I like cats- sometimes. Burl Ives likes cats. (Music from "Here Kitty"). But when I'm sifting my fingers through the soft spring soil preparing to put seeds in the ground, and I find the surprises the cats have left for me, I don't like them- at all.
Of all the garden trouble makers I deal with, cats are the most annoying. My freshly turned soil looks like a giant litter box through their cat eyes, and the results are bad in two ways.
First the aforementioned buried surprises. But even worse is the digging they do. All that scratching leaves delicate seedlings strewn about the surface of the soil- roots in the hot sun instead of the moist ground.
Fortunately, keeping cats out of the garden is easy. Step 1 is a squirt gun. A few sprays will start to teach them this is not the right place. ( Squirt Squirt) For those of you who don't have 24 hours a day to staff the guard tower, half inch bird netting put over the freshly turned earth will keep unwanted claws away. Pull up the bird netting before the seedlings poke through too far, or you will do some unwanted thinning when you remove it. Chicken wire can be used in the same way.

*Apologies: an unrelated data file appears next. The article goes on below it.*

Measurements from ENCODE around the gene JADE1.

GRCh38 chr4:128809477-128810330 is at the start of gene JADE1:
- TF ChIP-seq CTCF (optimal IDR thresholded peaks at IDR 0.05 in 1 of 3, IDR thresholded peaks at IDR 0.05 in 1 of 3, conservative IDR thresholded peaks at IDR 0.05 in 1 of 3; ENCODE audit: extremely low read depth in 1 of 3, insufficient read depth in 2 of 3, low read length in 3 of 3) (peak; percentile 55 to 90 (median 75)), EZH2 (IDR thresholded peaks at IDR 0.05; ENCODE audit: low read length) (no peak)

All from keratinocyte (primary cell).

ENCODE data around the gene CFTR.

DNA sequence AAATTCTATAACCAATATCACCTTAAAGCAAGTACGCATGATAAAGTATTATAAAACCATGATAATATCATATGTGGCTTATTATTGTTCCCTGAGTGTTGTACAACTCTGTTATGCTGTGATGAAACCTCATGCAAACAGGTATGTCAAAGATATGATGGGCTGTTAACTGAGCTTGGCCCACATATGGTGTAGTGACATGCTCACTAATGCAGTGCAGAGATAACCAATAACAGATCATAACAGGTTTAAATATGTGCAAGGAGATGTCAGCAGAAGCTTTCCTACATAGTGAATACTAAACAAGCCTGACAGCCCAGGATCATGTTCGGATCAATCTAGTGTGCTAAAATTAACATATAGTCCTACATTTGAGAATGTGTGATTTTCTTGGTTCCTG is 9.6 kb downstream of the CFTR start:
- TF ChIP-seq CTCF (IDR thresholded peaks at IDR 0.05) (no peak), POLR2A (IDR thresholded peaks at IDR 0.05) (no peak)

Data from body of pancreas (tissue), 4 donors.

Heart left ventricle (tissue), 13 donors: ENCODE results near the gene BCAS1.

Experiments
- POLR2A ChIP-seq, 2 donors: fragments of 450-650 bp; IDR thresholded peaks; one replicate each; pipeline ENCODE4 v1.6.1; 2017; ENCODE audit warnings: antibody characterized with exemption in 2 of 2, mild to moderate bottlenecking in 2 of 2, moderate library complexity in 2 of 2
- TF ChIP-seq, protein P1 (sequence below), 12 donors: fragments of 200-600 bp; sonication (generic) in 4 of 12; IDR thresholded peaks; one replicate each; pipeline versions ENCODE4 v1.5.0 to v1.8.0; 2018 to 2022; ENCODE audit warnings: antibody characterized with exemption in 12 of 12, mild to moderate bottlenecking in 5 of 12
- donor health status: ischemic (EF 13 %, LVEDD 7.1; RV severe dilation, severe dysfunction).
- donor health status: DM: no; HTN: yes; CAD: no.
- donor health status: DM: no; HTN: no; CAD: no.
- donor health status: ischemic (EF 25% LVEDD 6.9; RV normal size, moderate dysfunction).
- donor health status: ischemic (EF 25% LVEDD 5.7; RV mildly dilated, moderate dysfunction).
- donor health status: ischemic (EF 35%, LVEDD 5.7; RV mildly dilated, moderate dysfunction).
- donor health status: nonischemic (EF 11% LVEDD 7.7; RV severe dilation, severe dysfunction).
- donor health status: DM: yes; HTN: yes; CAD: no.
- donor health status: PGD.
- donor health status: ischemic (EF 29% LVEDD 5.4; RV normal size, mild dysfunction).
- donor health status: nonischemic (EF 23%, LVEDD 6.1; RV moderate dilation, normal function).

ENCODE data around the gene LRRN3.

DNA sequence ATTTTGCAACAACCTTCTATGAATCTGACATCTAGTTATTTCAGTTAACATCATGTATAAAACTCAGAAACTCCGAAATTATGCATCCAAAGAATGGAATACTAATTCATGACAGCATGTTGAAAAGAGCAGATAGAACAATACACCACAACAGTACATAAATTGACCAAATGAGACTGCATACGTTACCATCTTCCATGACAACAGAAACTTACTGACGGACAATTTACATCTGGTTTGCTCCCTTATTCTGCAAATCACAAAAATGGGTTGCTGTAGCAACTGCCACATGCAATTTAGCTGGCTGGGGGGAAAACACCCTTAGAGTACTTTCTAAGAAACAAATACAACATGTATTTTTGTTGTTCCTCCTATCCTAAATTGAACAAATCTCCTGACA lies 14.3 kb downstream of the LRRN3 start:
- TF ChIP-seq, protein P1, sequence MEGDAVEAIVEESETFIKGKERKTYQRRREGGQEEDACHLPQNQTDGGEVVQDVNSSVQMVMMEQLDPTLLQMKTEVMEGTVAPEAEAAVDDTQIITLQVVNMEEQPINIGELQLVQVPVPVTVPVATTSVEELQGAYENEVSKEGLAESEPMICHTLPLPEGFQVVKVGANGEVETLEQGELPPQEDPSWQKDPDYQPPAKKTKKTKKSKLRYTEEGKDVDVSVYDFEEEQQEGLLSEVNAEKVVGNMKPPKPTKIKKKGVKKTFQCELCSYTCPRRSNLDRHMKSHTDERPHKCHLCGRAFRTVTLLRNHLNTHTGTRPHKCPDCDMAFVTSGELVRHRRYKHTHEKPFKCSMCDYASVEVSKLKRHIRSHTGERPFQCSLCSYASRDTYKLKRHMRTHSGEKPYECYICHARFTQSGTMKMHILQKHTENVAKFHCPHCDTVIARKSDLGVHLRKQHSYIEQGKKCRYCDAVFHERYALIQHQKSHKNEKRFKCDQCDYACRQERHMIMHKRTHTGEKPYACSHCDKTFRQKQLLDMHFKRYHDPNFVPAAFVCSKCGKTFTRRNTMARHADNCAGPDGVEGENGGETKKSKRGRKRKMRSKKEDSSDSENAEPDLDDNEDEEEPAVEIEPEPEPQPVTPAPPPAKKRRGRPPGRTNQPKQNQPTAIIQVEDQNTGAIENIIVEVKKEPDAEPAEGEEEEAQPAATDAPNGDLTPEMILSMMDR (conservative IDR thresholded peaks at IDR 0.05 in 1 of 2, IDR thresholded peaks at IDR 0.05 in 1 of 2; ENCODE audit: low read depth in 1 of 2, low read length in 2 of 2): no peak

Exclusion is good- making things uninviting is effective too. Scatter the round spiky seed pods from liquid amber trees around after putting seeds in the ground, and digging will be discouraged.
But my favorite cat defense technique is plastic forks. Strategically plant them - tines up- every six or eight inches in freshly seeded areas, and they will make squatting all but impossible for your feline friends, while providing a conversation piece in your yard.